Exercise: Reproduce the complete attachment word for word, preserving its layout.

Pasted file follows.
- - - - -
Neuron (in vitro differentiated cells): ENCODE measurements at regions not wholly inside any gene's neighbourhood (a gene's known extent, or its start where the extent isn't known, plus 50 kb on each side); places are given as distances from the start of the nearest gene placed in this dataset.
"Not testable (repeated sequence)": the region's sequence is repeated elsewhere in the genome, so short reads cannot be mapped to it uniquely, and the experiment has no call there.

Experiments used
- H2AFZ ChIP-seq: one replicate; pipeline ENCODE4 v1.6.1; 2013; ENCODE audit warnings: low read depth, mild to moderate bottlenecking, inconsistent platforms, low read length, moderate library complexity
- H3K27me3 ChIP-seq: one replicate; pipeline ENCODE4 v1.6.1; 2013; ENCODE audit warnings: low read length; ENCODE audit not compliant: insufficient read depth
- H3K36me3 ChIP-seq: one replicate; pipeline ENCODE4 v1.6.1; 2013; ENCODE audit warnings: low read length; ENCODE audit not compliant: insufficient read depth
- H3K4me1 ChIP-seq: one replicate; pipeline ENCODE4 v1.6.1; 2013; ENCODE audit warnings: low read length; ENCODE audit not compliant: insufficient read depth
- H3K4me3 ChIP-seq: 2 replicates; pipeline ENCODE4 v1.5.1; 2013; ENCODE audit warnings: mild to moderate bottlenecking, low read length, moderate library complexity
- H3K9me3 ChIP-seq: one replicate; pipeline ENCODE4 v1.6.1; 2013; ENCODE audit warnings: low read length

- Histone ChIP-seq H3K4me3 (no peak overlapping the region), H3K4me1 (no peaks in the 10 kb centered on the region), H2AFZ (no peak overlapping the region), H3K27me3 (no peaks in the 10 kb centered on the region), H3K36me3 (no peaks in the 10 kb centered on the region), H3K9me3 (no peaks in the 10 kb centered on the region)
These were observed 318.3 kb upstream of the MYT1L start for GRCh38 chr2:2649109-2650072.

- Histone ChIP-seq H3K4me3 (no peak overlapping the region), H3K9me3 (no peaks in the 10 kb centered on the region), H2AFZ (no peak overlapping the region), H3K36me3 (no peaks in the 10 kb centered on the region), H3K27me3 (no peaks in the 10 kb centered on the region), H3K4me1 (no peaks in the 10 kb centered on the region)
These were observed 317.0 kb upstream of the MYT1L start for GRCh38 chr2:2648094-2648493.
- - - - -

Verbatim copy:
Neuron (in vitro differentiated cells): ENCODE measurements at regions not wholly inside any gene's neighbourhood (a gene's known extent, or its start where the extent isn't known, plus 50 kb on each side); places are given as distances from the start of the nearest gene placed in this dataset.
"Not testable (repeated sequence)": the region's sequence is repeated elsewhere in the genome, so short reads cannot be mapped to it uniquely, and the experiment has no call there.

Experiments used
- H2AFZ ChIP-seq: one replicate; pipeline ENCODE4 v1.6.1; 2013; ENCODE audit warnings: low read depth, mild to moderate bottlenecking, inconsistent platforms, low read length, moderate library complexity
- H3K27me3 ChIP-seq: one replicate; pipeline ENCODE4 v1.6.1; 2013; ENCODE audit warnings: low read length; ENCODE audit not compliant: insufficient read depth
- H3K36me3 ChIP-seq: one replicate; pipeline ENCODE4 v1.6.1; 2013; ENCODE audit warnings: low read length; ENCODE audit not compliant: insufficient read depth
- H3K4me1 ChIP-seq: one replicate; pipeline ENCODE4 v1.6.1; 2013; ENCODE audit warnings: low read length; ENCODE audit not compliant: insufficient read depth
- H3K4me3 ChIP-seq: 2 replicates; pipeline ENCODE4 v1.5.1; 2013; ENCODE audit warnings: mild to moderate bottlenecking, low read length, moderate library complexity
- H3K9me3 ChIP-seq: one replicate; pipeline ENCODE4 v1.6.1; 2013; ENCODE audit warnings: low read length

- Histone ChIP-seq H3K4me3 (no peak overlapping the region), H3K4me1 (no peaks in the 10 kb centered on the region), H2AFZ (no peak overlapping the region), H3K27me3 (no peaks in the 10 kb centered on the region), H3K36me3 (no peaks in the 10 kb centered on the region), H3K9me3 (no peaks in the 10 kb centered on the region)
These were observed 318.3 kb upstream of the MYT1L start for GRCh38 chr2:2649109-2650072.

- Histone ChIP-seq H3K4me3 (no peak overlapping the region), H3K9me3 (no peaks in the 10 kb centered on the region), H2AFZ (no peak overlapping the region), H3K36me3 (no peaks in the 10 kb centered on the region), H3K27me3 (no peaks in the 10 kb centered on the region), H3K4me1 (no peaks in the 10 kb centered on the region)
These were observed 317.0 kb upstream of the MYT1L start for GRCh38 chr2:2648094-2648493.